While the expression “deep listening” recalls the work of the composer Pauline Oliveros, in the Montreal Life Stories project the concept stems more directly from the notion of  “shared authority,” a phrase coined by oral historian Michael Frisch (1990) to describe the process of co-creating an interview. The community-university model was collaborative at all levels, and researchers and the researched were partners in dialogue. In turn, we frequently used “deep listening” (as in the profound listening between interviewers and interviewees) as an expression during our working sessions. The concept also draws on the work of oral historian Martha Norkunas on interview techniques and deep listening exercices; her visit to the project shaped our curriculum design process, and students are encouraged to engage in dialogue and sharing, and to “Listen with close attention and deeply, in an empathetic and respectful manner.“(13). These appeared, to our eyes, to be consistent with Szendy’s notion of listening as address and signature.

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The production phase continues with the creation of the digital story, the editing and the montage. Students then reflect on the ethics of the process of cutting and reworking another’s story, exploring the way narratives can be modified, the meaning built into the digital story vs. the meaning of the interview, and the question of narrative form.

Peter Szendy chooses the deejay, or of the musical arranger, as a figure for the contemporary listener. Indeed, we imagined the students in groups, headphones on, in front of computers, slowing down the cadence, augmenting the sound, rewinding or fast-forwarding, cutting, pasting, annotating. We thought of them as highly skilled listeners, intervening in what they were listening to and interpreting their listening for the “other” (  in the manner of composition theory in which students are asked to write for real audiences for real purposes). As deejays of their listening!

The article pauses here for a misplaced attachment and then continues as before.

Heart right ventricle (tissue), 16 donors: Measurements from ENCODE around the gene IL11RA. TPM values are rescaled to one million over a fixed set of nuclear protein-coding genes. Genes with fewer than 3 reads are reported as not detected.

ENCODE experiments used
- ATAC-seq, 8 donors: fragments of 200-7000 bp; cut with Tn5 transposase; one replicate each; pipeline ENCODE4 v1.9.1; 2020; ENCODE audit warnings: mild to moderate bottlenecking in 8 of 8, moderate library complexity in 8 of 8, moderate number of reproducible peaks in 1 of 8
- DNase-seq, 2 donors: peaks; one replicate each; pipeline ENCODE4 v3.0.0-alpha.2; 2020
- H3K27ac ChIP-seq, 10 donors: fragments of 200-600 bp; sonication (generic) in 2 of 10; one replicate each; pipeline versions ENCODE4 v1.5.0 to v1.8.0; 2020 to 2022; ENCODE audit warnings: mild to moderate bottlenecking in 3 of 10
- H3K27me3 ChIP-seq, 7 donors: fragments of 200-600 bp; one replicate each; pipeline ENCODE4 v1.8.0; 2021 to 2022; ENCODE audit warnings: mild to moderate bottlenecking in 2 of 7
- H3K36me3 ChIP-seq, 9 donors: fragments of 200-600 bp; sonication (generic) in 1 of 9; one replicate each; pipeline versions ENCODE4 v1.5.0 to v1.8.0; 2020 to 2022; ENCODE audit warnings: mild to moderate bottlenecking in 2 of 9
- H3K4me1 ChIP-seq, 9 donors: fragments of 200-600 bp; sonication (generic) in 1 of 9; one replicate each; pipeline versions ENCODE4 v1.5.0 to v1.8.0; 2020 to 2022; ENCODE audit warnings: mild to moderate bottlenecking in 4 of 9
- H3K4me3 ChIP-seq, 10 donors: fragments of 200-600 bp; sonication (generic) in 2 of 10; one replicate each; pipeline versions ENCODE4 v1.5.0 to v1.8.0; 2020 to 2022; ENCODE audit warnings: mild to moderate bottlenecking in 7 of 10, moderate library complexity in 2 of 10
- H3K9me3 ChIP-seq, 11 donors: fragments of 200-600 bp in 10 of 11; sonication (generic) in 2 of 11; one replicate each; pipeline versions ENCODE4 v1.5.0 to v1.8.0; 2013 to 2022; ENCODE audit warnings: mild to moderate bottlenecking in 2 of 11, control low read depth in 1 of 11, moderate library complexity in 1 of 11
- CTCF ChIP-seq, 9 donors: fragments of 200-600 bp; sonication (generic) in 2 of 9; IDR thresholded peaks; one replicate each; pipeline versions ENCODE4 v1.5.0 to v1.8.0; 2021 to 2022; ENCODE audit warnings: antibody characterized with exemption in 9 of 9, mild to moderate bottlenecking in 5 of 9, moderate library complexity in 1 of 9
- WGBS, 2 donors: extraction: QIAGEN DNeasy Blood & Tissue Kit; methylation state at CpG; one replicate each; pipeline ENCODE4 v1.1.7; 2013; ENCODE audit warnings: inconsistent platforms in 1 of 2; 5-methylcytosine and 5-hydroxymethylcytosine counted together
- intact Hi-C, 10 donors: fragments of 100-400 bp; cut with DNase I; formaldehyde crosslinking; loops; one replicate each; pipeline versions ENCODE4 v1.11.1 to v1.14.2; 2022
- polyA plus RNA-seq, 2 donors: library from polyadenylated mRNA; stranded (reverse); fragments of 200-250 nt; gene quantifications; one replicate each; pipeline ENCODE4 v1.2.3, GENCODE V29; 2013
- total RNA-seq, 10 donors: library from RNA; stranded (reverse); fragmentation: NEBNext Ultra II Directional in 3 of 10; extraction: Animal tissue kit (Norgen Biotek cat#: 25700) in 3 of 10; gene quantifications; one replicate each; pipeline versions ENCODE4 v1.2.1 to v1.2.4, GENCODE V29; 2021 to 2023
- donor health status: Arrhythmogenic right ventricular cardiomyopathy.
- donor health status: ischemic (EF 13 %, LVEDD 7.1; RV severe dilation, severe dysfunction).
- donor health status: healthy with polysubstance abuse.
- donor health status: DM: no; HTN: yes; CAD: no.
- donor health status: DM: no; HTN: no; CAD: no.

Having students edit the life stories of others, especially stories of violence and war, brings with it risks of misinterpretation and manipulation. However, the unit asks students to think carefully about these risks, and unlike projects which use testimonies in the service of someone else’s argument, this editing assignment has students select from the larger interview in order to craft a narrative that respects the original. As Norkunas says, “When Michael Frisch coined his now famous phrase, “a shared authority,” he wrote of the shared responsibility of listener and narrator for creating the interview document, for interpreting it and for sharing the knowledge created.”(2) If editing and interpreting are critical to the process, adds Norkunas, “the first moment of creation takes place in the interview, in the act of listening.” Hence, the ethical issues raised by the editing assignment–and more generally by having students and teachers engage with personal stories of human rights violation–are addressed by considerable attention to the act of listening (13), and by the cultivation of trust, dialogue and sharing. In short, an attention to the “other.”

Rather than deciding that this content is too challenging for students or reproducing a passive listening dynamic in which students listen to the interviews in reverential silence, we work to support student engagement — as both an attention and response — with these stories as part of a community of listeners. And while listening to these stories can be difficult work, we hope that through our pedagogy of listening, students will gain a greater awareness of the lives of those Quebecois who are not often part of the national narrative, and grapple with some of the difficult knowledge of human pain and survival.

Bronwen Low is an Associate Professor in the Department of Integrated Studies in Education at McGill University. She researches the implications of popular culture for education, curriculum theory, and adolescent (multi)literacy practices. Areas of interest include hip-hop and spoken word culture; informal, arts-based and participatory education with youth; and community media and participatory video programs.

Emmanuelle Sonntag defines herself as a “knowledge organizer.” She offers consultancy services in communication, education, curriculum design, information management and knowledge mobilization while pursuing her PhD in Sociology on… Listening at Université du Québec à Montréal. She tweets on listening, sounds, stories and other noises @lvrdg.